Cladophora grows in short, green filaments that are quite tough. It typically attaches very firmly to hardscape in the aquarium, such as wood or stone. It can also grow throughout plants such as moss and carpeting species, creating a tangled mess.
Some hobbyists will purposely keep Cladophora, as it can look appealing when added to hardscape and carefully managed. In fact, marimo moss balls are a type of cladophora and are widely kept in freshwater aquariums.
If not intentionally introduced, cladophora can be caused by slow water circulation, areas receiving no flow and intense light, areas overcrowded by plants or decaying undergrowth. Generally speaking, low flow encourages this algae to form.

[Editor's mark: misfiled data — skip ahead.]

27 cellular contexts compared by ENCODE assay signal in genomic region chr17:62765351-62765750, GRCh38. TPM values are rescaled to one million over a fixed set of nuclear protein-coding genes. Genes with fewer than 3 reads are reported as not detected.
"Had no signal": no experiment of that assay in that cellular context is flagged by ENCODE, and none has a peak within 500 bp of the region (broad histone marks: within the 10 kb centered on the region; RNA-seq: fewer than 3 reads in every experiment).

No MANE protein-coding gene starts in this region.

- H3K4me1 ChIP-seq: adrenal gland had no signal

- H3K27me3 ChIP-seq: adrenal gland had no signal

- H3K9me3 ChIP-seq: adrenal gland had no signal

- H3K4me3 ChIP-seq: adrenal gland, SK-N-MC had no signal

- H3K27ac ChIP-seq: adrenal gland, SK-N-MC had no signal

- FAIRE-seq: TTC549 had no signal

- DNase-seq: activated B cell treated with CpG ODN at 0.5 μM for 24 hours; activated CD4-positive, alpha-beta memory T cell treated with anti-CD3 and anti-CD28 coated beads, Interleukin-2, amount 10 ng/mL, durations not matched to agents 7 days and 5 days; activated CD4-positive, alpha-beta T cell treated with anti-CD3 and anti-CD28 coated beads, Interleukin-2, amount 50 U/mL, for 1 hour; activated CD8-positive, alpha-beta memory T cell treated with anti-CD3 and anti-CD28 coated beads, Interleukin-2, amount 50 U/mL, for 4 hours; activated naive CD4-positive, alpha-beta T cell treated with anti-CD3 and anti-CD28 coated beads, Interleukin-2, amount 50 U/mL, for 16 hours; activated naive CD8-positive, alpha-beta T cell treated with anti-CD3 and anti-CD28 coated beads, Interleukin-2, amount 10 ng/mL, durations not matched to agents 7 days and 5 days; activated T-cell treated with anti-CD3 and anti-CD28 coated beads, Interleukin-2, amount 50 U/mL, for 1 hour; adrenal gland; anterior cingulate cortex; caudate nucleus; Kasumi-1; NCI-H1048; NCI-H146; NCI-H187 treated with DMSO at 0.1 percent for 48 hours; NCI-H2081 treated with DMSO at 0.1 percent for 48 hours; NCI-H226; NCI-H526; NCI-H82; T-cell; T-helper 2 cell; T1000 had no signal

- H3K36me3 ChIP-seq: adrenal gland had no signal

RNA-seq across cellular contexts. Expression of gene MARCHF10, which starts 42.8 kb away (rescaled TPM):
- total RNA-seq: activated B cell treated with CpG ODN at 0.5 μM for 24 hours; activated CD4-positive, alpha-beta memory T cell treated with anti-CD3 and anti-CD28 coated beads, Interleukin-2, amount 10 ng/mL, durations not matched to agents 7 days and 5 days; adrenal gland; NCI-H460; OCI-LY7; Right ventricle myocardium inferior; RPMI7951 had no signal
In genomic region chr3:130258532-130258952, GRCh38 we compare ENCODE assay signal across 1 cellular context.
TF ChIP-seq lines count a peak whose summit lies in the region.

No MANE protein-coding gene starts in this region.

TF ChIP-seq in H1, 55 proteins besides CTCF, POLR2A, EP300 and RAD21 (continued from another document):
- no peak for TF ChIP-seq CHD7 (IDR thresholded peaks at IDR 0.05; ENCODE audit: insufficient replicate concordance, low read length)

To treat, first manually remove as much as possible, which can be difficult. For mild cases, you can spot-treat with hydrogen peroxide misting or products such as LCA Carbon Plus or Triple B.
Any old or decaying growth should be pruned or removed. Similarly, overgrown plants should be trimmed and tops replanted to help with flow. If lighting is intense, consider adding more plants to use the light available.
Increasing growth rates of your existing plants is recommended by optimizing your pressurised CO2 (if using), and adjusting fertilisation rates if required.